|††||Crop Prospects and Food Situation|
Low-Income Food-Deficit Countriesí1/ food situation overview
In Southern Africa, despite severe localized floods in Mozambique, Zambia, Zimbabwe and Malawi, prospects for the 2008 main season cereal crops, to be harvested from April, are overall favourable following abundant rains during the first half of the season. In North Africa, the outlook for the 2008 winter cereal crops is mixed: prospects are satisfactory in Egypt but uncertain in Morocco where more rains are needed after a prolonged dry spell. In Asia, early forecasts point to record wheat crops for the second consecutive year in several countries, including China, India and Pakistan. However, the main rice crop is still to be planted. In Eastern Africa, harvesting of the 2007/08 secondary crops is underway in Somalia and Kenya, where outputs are anticipated to be sharply reduced due to dry weather. Elsewhere, the 2008 main cropping seasons have not yet started in countries of Eastern and Western Africa, Central America and Asia.
FAOís estimate of the LIFDCs 2007 aggregate cereal output has been revised marginally upwards to 894.4 million tonnes, which still is less than 1 percent above the good level of 2006. However, excluding the largest producers China and India, the output of the rest of LIFDCs declines by 2 percent to 300 million tonnes. The decrease is mainly due to a sharply reduced harvest in Morocco and smaller crops in Western Africa, where the aggregate cereal output declined from the 2006 record level although remaining well above average. The most significant reductions at national level were in Senegal, Cape Verde and Ghana. In Eastern Africa, 2007 aggregate cereal production is estimated unchanged from last yearís bumper crop, with average or above-average crops in most countries, except in Somalia, which was adversely affected by dry weather. In Southern Africa, good cereal outputs were generally obtained, but in Zimbabwe, Lesotho and Swaziland harvests were reduced by drought. In the Asian Far East, cereal outputs were record high in China, India and Indonesia. In the Near East and CIS countries, the outturn was mixed with reduced harvests in several countries, mainly Iraq, the Syrian Arab Republic, Azerbaijan, Kyrgyzstan and Tajikistan. In Central America, a bumper cereal crop was gathered in Honduras, in response to production support policies, but in Nicaragua the output was reduced by the adverse effect of hurricanes during the growing season. In Haiti an average cereal crop was harvested prior to the passage of hurricanes that badly damaged other food crops.
Cereal imports of the LIFDCs as a group in 2007/08 are expected to decline by about 2 percent following a sharp reduction in shipments to India, (which in the previous year imported high volumes to increase stocks), and overall good harvests in most regions. However, imports will rise markedly in countries where crops were reduced by drought, including Morocco, Zimbabwe, Lesotho and Swaziland, that even in normal years rely heavily on imports to fulfil consumption needs. Elsewhere, substantially higher imports are needed in the Democratic Republic of Korea to avoid deterioration of the nutritional status of the population, as well as in Tajikistan and Iraq, which experienced significant drops in production. Increased imports are also forecast in Pakistan, to replenish stocks.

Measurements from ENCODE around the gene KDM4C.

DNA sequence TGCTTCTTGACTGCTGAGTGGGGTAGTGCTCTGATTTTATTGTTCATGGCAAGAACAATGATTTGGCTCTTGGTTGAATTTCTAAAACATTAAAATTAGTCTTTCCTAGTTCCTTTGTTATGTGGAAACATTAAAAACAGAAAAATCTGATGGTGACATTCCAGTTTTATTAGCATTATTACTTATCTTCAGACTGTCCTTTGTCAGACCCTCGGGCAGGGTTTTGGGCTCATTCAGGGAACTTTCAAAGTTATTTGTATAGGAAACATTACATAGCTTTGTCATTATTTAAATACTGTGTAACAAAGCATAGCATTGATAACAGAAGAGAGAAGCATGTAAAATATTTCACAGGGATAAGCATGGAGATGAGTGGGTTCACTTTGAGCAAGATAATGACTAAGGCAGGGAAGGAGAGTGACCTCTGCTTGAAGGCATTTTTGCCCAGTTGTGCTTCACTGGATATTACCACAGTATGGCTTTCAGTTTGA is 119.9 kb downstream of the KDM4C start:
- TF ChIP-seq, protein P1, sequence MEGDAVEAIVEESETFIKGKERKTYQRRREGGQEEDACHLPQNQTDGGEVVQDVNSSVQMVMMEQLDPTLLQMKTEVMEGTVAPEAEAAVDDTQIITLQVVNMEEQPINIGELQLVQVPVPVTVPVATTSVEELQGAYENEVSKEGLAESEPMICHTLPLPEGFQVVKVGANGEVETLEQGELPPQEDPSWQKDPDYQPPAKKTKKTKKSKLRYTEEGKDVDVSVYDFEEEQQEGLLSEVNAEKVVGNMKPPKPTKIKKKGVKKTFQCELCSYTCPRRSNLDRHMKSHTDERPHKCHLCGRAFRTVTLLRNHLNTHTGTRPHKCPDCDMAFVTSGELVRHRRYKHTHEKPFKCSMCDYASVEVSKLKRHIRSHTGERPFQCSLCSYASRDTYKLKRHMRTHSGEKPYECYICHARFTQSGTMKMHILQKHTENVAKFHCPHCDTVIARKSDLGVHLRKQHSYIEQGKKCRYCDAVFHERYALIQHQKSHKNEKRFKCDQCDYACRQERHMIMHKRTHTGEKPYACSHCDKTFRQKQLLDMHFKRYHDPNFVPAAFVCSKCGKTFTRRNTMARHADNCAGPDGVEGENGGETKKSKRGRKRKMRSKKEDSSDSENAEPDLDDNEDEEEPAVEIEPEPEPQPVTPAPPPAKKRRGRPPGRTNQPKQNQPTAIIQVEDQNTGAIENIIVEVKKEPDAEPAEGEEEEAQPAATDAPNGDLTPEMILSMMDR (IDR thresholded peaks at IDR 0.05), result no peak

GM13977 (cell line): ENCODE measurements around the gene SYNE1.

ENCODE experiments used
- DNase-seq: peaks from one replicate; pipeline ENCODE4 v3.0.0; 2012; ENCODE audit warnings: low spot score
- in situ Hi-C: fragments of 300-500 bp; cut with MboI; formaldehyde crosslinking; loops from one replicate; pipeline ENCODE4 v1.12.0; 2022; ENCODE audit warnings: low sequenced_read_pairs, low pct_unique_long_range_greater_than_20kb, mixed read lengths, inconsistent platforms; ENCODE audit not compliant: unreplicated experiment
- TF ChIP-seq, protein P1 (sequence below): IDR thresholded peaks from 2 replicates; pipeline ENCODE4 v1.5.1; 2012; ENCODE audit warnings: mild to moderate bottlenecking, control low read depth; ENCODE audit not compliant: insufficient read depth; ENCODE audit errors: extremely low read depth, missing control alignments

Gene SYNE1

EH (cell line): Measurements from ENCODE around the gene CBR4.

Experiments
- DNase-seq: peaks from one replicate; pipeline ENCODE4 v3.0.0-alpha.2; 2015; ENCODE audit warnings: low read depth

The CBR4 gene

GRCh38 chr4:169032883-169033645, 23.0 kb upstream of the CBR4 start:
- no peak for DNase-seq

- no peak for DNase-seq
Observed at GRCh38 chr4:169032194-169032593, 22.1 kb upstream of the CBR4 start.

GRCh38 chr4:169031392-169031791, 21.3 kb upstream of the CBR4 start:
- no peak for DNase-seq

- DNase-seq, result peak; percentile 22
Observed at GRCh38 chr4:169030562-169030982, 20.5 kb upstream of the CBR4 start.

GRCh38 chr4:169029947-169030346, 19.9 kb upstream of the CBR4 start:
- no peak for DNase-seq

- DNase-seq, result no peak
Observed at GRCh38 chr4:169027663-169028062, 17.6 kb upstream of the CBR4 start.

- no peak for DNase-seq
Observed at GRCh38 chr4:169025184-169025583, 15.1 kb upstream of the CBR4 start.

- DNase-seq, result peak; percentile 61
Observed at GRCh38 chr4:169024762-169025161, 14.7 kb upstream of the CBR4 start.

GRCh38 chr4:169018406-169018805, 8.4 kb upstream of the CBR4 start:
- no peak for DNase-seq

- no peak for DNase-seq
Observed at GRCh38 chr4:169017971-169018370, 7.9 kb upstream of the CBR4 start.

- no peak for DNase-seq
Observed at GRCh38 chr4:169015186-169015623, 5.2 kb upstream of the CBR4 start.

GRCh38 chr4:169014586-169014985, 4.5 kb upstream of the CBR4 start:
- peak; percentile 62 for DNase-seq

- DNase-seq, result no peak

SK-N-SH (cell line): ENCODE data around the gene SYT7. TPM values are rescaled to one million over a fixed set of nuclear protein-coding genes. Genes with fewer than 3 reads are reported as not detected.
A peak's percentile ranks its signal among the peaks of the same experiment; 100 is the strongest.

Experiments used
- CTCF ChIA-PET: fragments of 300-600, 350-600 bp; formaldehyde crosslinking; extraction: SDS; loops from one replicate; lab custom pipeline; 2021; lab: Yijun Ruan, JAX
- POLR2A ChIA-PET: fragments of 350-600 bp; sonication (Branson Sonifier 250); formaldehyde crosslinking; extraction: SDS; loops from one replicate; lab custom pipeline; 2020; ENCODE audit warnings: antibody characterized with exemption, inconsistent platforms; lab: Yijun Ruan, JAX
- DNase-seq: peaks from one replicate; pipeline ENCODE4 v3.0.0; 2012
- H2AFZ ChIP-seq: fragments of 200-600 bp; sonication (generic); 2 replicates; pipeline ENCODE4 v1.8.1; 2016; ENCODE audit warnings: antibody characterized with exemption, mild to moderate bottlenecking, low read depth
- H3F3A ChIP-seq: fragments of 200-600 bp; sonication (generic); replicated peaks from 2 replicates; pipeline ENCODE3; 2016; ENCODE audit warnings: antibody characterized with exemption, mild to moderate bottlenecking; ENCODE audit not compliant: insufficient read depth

Despite the reduction in quantities to be imported by the LIFDCs as a group, their cereal import bill is projected at US$33 million, an increase of 35 percent for the second consecutive year, as a result of soaring international cereal prices and freight rates. A higher increase of 50 percent is estimated for the LIFDCs in Africa, which will be putting a heavy financial burden on several countries.
Available information in GIEWS by the end of January 2008 indicates that against the LIFDCsí estimated aggregate cereal import requirement of 82 million tonnes in the 2007/08 marketing years, 42 percent has already been covered by commercial imports and food aid deliveries/pledges. Despite the higher international prices, the pace of imports this season is higher than in the previous one when only 37 percent of the needs were covered at the same time of the year. This mainly reflects faster imports by Morocco and Egypt in North Africa. In all other subregions, imports are progressing at about the same speed as in the previous year, except in Central America because of delays in Haiti.
Due to lower 2007 cereal production in the group of LIFDCs (excluding China and India) and lower and more expensive imports in the 2007/08 marketing seasons, a significant drawdown of cereal stocks will be necessary to maintain per caput food and feed consumption levels, which, however, are forecast marginally lower. After having increased significantly in the past two years, cereal stocks of the group of LIFDCs (excluding China and India) at the end of the 2007/08 marketing seasons are forecast at about 50 million tonnes, which is some 13 percent lower than their opening levels.
1.† The Low-Income Food-Deficit (LIFDC) group of countries includes food deficit countries with per caput annual income below the level used by the World Bank to determine eligibility for IDA assistance (i.e. US$1†575 in 2004), which is in accordance with the guidelines and criteria agreed to by the CFA should be given priority in the allocation of food aid.
|GIEWS||††global information and early warning system on food and agriculture|